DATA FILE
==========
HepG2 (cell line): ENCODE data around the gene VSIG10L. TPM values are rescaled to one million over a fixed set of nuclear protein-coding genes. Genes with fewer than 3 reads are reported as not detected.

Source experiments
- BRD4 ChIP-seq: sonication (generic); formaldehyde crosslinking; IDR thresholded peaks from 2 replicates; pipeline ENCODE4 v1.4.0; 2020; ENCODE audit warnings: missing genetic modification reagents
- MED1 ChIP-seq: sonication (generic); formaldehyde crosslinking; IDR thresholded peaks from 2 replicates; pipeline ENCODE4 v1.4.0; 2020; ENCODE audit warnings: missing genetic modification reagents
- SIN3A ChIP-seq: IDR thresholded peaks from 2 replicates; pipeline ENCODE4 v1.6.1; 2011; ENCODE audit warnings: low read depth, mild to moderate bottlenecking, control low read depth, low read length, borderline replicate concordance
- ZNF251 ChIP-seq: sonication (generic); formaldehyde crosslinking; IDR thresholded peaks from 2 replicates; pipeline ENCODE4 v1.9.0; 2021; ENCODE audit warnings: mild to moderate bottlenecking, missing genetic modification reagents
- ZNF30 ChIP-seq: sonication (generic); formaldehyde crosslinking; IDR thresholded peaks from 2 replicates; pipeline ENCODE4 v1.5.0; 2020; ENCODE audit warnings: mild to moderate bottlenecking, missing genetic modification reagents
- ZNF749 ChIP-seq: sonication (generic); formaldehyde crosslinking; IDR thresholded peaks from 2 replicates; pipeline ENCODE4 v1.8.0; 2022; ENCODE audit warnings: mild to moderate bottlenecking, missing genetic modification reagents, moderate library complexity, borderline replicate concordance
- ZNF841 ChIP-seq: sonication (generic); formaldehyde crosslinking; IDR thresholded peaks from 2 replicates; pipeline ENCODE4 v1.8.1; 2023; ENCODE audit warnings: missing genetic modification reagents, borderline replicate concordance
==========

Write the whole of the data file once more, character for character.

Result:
HepG2 (cell line): ENCODE data around the gene VSIG10L. TPM values are rescaled to one million over a fixed set of nuclear protein-coding genes. Genes with fewer than 3 reads are reported as not detected.

Source experiments
- BRD4 ChIP-seq: sonication (generic); formaldehyde crosslinking; IDR thresholded peaks from 2 replicates; pipeline ENCODE4 v1.4.0; 2020; ENCODE audit warnings: missing genetic modification reagents
- MED1 ChIP-seq: sonication (generic); formaldehyde crosslinking; IDR thresholded peaks from 2 replicates; pipeline ENCODE4 v1.4.0; 2020; ENCODE audit warnings: missing genetic modification reagents
- SIN3A ChIP-seq: IDR thresholded peaks from 2 replicates; pipeline ENCODE4 v1.6.1; 2011; ENCODE audit warnings: low read depth, mild to moderate bottlenecking, control low read depth, low read length, borderline replicate concordance
- ZNF251 ChIP-seq: sonication (generic); formaldehyde crosslinking; IDR thresholded peaks from 2 replicates; pipeline ENCODE4 v1.9.0; 2021; ENCODE audit warnings: mild to moderate bottlenecking, missing genetic modification reagents
- ZNF30 ChIP-seq: sonication (generic); formaldehyde crosslinking; IDR thresholded peaks from 2 replicates; pipeline ENCODE4 v1.5.0; 2020; ENCODE audit warnings: mild to moderate bottlenecking, missing genetic modification reagents
- ZNF749 ChIP-seq: sonication (generic); formaldehyde crosslinking; IDR thresholded peaks from 2 replicates; pipeline ENCODE4 v1.8.0; 2022; ENCODE audit warnings: mild to moderate bottlenecking, missing genetic modification reagents, moderate library complexity, borderline replicate concordance
- ZNF841 ChIP-seq: sonication (generic); formaldehyde crosslinking; IDR thresholded peaks from 2 replicates; pipeline ENCODE4 v1.8.1; 2023; ENCODE audit warnings: missing genetic modification reagents, borderline replicate concordance